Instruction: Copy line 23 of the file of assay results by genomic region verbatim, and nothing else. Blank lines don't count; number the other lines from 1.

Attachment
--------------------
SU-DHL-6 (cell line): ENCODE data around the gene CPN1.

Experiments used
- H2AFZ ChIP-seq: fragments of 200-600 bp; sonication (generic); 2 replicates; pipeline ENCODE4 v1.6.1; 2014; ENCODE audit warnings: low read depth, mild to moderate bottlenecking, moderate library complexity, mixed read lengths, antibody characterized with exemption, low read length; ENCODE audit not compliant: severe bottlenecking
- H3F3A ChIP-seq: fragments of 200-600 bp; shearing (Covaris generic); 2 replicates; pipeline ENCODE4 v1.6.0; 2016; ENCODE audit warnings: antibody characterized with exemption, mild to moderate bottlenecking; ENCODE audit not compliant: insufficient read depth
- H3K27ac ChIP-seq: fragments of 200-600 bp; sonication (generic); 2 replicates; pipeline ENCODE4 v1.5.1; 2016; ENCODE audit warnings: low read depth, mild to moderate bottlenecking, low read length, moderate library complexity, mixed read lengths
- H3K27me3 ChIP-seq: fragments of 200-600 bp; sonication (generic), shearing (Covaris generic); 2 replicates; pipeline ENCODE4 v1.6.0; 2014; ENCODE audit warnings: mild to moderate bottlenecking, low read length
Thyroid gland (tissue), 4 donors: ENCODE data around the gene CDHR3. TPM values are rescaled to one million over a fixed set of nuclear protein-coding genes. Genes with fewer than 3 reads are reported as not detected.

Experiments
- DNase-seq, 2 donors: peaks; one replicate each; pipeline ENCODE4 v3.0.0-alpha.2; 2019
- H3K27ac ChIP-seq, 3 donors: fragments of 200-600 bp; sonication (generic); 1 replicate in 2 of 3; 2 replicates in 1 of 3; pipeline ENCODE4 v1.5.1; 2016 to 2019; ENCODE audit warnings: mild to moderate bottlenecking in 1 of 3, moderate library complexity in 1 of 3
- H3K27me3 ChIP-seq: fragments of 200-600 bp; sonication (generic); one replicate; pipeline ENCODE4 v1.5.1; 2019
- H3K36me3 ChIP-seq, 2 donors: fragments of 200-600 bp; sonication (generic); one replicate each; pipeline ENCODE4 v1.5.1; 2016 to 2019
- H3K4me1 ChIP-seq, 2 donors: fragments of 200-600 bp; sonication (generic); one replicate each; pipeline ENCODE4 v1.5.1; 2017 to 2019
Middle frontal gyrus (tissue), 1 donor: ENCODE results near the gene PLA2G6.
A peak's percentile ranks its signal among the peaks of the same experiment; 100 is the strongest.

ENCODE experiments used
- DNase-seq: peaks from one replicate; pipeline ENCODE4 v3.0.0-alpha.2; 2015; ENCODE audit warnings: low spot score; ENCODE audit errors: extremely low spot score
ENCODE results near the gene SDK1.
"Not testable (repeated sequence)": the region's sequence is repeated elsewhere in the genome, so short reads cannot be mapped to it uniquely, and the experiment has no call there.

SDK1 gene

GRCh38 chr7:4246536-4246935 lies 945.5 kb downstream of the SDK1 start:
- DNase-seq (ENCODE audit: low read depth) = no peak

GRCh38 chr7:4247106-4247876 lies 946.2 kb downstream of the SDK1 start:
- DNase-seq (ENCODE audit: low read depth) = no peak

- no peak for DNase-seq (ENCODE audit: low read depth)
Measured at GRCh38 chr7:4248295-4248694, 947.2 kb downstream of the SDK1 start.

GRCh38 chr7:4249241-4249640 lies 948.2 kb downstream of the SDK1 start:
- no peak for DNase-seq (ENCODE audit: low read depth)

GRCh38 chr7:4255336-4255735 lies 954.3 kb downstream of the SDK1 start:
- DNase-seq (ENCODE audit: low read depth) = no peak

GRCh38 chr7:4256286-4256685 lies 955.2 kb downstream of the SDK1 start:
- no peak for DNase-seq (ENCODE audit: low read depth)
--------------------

GRCh38 chr7:4247106-4247876 lies 946.2 kb downstream of the SDK1 start: